LEDs deliver better light, study says, but consumers buy CFLs
News from Los Angeles Times:

Of the 90% of Americans who have used LED or CFL light bulbs to save energy and cut costs, most use CFLs, according to a Consumer Reports study released Thursday. Almost 75% of consumers who have switched from incandescent bulbs currently use CFLs. About 25% use LEDs, or light-emitting diode bulbs,  even though LEDs use 75% less energy than traditional incandescent bulbs, last as long as 25 years, brighten immediately and often offer better light quality than compact fluorescents.

Price is the biggest consumer complaint about LEDs and CFLs, according to the study, which tested 744 light bulbs to determine which ones performed best. Full results will be published in the product-testing magazine’s October issue.

Consumer Reports looked at LEDs that cost $ 25 to $ 60 and CFLs priced between $ 1.25 and $ 18. The best $ 25 LED was projected to save consumers $ 130 during the bulb’s 23-year life span, whereas an average 60-watt equivalent CFL would save consumers $ 60.

Still, the study said, most consumers aren’t likely to save money by switching from CFLs to LEDs until LED prices drop. Already, LED prices have decreased almost 20% in the last year; the study estimated that LED prices will drop an additional $ 10 for 60-watt replacements in th…………… continues on Los Angeles Times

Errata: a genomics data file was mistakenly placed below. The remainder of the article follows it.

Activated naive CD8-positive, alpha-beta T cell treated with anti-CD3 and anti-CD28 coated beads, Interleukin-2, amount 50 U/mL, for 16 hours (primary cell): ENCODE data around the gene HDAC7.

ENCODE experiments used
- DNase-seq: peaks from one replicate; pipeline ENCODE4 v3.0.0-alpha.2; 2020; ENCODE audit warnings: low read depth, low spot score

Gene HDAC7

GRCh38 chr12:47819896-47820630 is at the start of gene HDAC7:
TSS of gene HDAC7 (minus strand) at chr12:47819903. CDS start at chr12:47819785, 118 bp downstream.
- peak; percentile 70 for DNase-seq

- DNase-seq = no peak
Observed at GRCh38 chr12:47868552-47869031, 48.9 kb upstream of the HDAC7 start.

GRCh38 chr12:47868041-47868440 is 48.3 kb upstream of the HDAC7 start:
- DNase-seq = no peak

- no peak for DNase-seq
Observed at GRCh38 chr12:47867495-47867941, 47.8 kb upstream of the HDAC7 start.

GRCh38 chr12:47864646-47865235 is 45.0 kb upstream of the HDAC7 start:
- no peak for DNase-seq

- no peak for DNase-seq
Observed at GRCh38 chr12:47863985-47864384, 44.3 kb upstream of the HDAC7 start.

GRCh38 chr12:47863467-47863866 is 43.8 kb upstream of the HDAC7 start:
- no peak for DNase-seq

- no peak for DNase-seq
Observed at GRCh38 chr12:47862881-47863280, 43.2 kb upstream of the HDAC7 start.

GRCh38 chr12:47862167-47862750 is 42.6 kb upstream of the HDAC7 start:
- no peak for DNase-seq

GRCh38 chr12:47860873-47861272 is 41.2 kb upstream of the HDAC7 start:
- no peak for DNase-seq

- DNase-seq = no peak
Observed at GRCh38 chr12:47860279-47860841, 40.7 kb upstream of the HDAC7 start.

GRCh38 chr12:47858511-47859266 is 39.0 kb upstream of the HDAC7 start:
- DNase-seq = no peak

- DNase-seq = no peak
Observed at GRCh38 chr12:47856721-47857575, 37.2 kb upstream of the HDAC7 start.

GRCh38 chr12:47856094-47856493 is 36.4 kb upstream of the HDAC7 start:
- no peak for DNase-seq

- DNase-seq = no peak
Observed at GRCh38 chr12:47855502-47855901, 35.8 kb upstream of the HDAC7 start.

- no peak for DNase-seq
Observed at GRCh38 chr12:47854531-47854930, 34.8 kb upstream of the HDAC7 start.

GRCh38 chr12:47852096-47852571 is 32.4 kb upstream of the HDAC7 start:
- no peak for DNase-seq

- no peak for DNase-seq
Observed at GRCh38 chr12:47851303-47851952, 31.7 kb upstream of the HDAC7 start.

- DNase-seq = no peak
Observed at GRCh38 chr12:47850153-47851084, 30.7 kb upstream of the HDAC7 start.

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New lighting fixtures bring your home up to date
News from Chicago Daily Herald:

One thing that can really date your home is the lighting fixtures. But these can be updated and changed out by most do-it-yourselfers. Here are some super tips and ideas that you can try. Let us know how your upgrades turn out.

• Sometimes you can just replace the glass globes or the light bulbs themselves to update an older ceiling fixture.


• You might consider painting the fixture. There are some pretty great paints available these days, and many are designed to work well on metals.

But if that’s not enough for you, then you can replace the whole thing. Do a little bargain shopping at home centers, resale stores, consignment dealers or garage sales, and find something more fashionable than what you have now. You’ll want to replace an existing fixture with something similar so that a lot of extra wiring or support isn’t needed. These things just drive up the cost as well as the level of difficulty.

• Turn off the circuit to that fixture at the main electrical panel. Test it to make sure it’s all off before trying to disconnect the wires.

• Now you can remove the old wiring connections. If the fixture is heavy, ask a friend to help before removin…………… continues on Chicago Daily Herald

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